I honestly felt as if I was losing my grip and I knew that I had to make a change to save my life. I had to take control of my depression and ultimately regain control of my life. It was clear that I needed to seek outside help and together my counselor and I created an action plan. The first step I took was to disconnect. I disconnected from anyone and everything that I considered to be negative. I took a break from social media because I couldn’t stomach the constant flow of tragic news stories and I took a break from anyone that did not put positive energy in my life and instead I leaned on my faith. The second step I took was to write a list of all the things that I wanted to do in life but were always too afraid to do. The first bullet point on my list was to shave my head. I’ve always found women who shaved their heads to be brave and powerful. They don’t care about the opinions of others and they live life on their terms. As a young woman the power behind a woman who is free of restraints is inspiring.
My hair was already in a low cut but I took the next step to shave it myself. I didn’t tell anyone what I planned on doing because this was something solely for me. As each patch dropped I felt free and the person that looked back at me in the mirror was renewed. I felt unashamed and empowered. I urge every woman to write a list of things that she has always wanted to do but was always too afraid to. Step out of your comfort zone and shave your head or book a trip so that you can see the world. Break free of the social constraints that are forced down upon us as women and take control of your life. To truly be happy you have to live freely on your own terms.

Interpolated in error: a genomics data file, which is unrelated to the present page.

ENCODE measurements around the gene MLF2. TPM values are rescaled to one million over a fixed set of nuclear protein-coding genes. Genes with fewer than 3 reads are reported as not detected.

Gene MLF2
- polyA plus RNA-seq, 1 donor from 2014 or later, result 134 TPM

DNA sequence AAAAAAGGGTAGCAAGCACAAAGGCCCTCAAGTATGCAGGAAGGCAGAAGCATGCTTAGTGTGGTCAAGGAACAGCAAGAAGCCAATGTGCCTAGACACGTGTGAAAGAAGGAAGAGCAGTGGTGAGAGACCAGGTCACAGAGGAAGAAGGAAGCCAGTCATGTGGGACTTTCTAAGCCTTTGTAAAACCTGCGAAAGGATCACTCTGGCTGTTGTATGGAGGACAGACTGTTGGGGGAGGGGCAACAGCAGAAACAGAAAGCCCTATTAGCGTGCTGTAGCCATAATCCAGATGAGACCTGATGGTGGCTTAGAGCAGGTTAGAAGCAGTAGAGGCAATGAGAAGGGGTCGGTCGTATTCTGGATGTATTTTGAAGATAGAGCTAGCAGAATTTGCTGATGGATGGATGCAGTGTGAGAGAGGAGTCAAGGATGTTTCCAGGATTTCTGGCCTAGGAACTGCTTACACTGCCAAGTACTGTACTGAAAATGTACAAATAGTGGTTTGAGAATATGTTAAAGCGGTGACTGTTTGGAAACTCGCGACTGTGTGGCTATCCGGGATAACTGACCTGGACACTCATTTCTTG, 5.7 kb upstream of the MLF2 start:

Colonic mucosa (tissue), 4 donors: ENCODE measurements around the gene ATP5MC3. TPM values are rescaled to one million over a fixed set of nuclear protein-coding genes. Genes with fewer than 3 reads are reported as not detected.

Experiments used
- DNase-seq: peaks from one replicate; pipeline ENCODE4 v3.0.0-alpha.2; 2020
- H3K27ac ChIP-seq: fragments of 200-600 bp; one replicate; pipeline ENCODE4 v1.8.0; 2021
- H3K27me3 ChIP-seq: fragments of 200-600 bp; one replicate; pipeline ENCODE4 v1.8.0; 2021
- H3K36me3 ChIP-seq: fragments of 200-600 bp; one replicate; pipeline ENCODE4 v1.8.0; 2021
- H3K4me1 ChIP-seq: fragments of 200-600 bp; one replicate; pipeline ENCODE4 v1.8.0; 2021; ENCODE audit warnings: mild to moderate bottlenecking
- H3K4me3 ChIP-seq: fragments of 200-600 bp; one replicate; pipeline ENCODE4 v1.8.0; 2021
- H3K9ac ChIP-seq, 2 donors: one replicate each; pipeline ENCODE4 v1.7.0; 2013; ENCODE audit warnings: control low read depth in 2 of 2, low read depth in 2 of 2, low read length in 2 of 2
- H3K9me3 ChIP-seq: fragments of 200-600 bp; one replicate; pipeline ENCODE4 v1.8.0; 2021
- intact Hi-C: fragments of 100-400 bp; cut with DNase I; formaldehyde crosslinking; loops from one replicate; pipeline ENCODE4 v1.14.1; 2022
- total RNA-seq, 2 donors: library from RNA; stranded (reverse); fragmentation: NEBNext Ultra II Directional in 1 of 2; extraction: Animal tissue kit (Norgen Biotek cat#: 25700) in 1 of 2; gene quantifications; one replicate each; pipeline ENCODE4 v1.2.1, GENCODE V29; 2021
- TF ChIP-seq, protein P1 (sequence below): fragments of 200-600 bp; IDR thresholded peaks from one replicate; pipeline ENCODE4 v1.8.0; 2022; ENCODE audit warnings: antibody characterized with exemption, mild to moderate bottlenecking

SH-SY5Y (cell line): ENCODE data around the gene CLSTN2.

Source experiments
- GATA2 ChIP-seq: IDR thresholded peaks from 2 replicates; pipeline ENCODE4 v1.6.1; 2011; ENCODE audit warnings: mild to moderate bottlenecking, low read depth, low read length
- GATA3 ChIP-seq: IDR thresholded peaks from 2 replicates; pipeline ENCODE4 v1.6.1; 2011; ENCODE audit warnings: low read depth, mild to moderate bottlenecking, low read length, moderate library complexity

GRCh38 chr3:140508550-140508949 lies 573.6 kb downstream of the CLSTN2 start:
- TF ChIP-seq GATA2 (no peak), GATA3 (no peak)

For once I am not afraid to speak on my battle with a neurological disorder that will affect me for the rest of my life and my battle with depression that will probably always linger in the background. And as a Black woman I felt motivated to speak out about depression and mental health in a hope to dampen the stigma that is attached to it. At times life really sucks and depression can attack anybody. You should never feel ashamed to seek help and guidance when life hits you hard because you have to do whatever it takes to put your best foot forward. As I still work through my own obstacles I feel a little more at ease because I know that I will be a stronger woman at the end of this storm and most importantly because I am learning to live on my own terms.
The third step on the action plan for my life is to find peace and happiness in my solitude. Learning to be happy on my own is how I’ll find myself. I plan on doing everything on my list, with the next bullet point being my first solo trip, which will happen next month! Shaving my head was the first step in learning to live on my own terms. For me, this simple step has changed my perceptive and ultimately saved my life.